Abundant sunshine. Temperatures around 80. Sailboats out on Lake Michigan, beyond the still-empty harbor.
Just your average St. Patrick’s Day in Chicago.
Get real. Chicago has never in recorded history seen a stretch of weather this warm and this long in mid-March. The average high temperature this time of year is 47. For three consecutive days dating back to Wednesday, the high has cracked 80, and it may do so again today.
For perhaps the first time ever, the pipers marching in Chicago’s St. Patrick’s Day parade today must have been glad to be wearing kilts for a reason other than ethnic pride. My sympathies go out to those whose marching uniforms are more calibrated to the way the weather usually is here on March 17.
It’s as though the patron saint of Ireland decided to take this year off, and had St. Sebaldus stand in for him. “Saint Who?” you ask. Sebaldus was an 11th century German who is the patron saint against cold weather. He also happens to be the patron saint of Nuremberg and of Bavaria, in case you were still wondering.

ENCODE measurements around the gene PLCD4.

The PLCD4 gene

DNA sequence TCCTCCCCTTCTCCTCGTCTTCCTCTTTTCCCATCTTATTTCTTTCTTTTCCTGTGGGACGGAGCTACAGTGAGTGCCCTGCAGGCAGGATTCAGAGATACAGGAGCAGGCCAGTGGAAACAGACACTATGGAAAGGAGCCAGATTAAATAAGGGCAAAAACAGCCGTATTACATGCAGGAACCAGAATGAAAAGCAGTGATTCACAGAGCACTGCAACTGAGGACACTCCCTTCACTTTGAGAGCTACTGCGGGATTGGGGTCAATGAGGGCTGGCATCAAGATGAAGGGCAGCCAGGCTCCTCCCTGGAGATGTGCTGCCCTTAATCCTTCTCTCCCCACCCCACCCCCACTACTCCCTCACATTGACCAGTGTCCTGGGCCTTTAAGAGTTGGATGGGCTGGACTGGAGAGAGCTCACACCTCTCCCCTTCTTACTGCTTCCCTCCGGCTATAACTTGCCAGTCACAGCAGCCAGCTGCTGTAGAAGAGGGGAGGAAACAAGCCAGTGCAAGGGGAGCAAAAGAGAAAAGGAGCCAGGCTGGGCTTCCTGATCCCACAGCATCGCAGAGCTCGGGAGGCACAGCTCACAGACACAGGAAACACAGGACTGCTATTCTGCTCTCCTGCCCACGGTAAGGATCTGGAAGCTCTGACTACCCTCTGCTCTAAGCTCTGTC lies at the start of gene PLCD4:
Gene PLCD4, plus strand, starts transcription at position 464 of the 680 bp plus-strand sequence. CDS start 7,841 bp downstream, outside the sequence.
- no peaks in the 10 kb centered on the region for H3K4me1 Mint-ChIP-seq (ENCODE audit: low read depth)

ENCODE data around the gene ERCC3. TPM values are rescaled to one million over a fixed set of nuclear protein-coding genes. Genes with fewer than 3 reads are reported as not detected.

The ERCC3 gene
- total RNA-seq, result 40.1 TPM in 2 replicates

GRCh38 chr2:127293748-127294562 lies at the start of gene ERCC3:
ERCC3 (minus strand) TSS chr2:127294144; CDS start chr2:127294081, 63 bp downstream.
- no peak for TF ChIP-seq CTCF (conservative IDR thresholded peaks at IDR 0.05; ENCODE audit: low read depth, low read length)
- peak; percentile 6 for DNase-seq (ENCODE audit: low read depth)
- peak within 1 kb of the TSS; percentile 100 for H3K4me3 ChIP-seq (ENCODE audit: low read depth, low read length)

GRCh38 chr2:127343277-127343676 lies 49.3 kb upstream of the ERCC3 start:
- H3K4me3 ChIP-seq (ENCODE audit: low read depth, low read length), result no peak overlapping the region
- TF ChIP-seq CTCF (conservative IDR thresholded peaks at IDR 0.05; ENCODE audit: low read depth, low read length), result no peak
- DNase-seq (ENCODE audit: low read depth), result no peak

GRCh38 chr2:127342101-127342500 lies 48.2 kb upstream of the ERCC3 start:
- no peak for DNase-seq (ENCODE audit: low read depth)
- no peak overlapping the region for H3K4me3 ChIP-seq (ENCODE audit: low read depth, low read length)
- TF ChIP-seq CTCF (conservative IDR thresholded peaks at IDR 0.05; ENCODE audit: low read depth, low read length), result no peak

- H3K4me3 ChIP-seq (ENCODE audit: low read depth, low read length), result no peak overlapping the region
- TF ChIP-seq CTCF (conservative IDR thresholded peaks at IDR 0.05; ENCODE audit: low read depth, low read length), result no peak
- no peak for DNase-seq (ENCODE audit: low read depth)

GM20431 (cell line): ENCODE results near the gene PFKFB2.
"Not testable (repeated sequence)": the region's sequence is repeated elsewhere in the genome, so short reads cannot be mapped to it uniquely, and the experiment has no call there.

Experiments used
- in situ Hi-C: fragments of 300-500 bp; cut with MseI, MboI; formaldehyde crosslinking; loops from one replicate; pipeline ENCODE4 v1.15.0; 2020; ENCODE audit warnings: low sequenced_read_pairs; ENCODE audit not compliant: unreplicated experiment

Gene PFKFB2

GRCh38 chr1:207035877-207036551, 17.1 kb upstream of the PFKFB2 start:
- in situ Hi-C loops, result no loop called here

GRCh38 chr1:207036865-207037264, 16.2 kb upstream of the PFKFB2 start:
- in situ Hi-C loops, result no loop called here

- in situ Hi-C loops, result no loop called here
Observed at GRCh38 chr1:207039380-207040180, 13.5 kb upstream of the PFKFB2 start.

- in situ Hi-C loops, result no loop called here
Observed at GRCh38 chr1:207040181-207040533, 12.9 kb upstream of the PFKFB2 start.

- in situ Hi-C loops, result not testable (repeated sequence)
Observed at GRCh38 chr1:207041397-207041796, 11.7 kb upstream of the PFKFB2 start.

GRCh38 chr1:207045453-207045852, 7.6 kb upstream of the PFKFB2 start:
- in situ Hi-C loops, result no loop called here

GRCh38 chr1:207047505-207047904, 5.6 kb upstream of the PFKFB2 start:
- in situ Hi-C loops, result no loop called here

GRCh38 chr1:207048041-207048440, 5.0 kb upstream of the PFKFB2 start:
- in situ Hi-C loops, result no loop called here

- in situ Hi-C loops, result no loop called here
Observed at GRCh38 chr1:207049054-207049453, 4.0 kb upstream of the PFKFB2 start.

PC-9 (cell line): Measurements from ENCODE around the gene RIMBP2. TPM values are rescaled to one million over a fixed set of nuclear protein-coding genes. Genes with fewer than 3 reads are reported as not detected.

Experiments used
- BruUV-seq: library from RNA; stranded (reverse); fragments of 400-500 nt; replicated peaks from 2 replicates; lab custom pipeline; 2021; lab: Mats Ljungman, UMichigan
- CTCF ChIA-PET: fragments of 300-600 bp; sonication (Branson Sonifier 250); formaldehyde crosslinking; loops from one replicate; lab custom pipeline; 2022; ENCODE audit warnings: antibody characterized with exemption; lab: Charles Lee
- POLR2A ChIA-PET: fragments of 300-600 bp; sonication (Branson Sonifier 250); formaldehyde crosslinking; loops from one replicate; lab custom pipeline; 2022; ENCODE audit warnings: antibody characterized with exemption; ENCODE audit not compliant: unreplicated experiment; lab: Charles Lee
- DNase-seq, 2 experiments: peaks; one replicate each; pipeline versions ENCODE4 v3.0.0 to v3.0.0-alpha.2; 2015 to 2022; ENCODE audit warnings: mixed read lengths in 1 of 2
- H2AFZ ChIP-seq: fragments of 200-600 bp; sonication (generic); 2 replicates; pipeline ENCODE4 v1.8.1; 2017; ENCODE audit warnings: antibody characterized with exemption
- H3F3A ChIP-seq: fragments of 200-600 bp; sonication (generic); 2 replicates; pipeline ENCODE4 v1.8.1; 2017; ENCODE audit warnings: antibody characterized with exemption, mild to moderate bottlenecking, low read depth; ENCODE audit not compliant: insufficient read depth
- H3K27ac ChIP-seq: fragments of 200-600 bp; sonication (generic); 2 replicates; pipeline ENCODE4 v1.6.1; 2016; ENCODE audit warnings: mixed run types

And no, not being of the faith, I didn’t know that until a few minutes ago myself. Amazing the stuff you can learn from the Internet.
Seems like a good place to catch up on the Cooler on the Lake Shore Chicago vs. D.C. Weather Smackdown. According to Weather Underground…
On Wednesday, Chicago O’Hare reported a record high of 81 — that’s 35 degrees above normal — a low of 46 and no rain. Washington Reagan National reported a high of 81 (26 degrees above normal), a low of 54 and no rain. Holy virtual tie, Batman! But because this was so unprecedented for Chicago, it gets the point.
On Thursday, Chicago O’Hare reported a high of 81, a low of 48 and no rain. Washington Reagan National reported a high of 82, a low of 54 and a trace of rain. Same thing, folks.
On Friday, Chicago O’Hare reported a high of 82, a low of 46 and no precipitation. Washington Reagan National reported a high of 59, a low of 51 and .02 of an inch of rain. No brainer on this one. So Chicago finally shows signs of making a comeback in the overall contest, cutting D.C.’s lead to 125-100.
And, yes, I’m a homer, even at this, and I will, when it’s feasible, put my thumb on the scale for Chicago. As I’ve said before, if you don’t like how the game is played, start your own weather contest.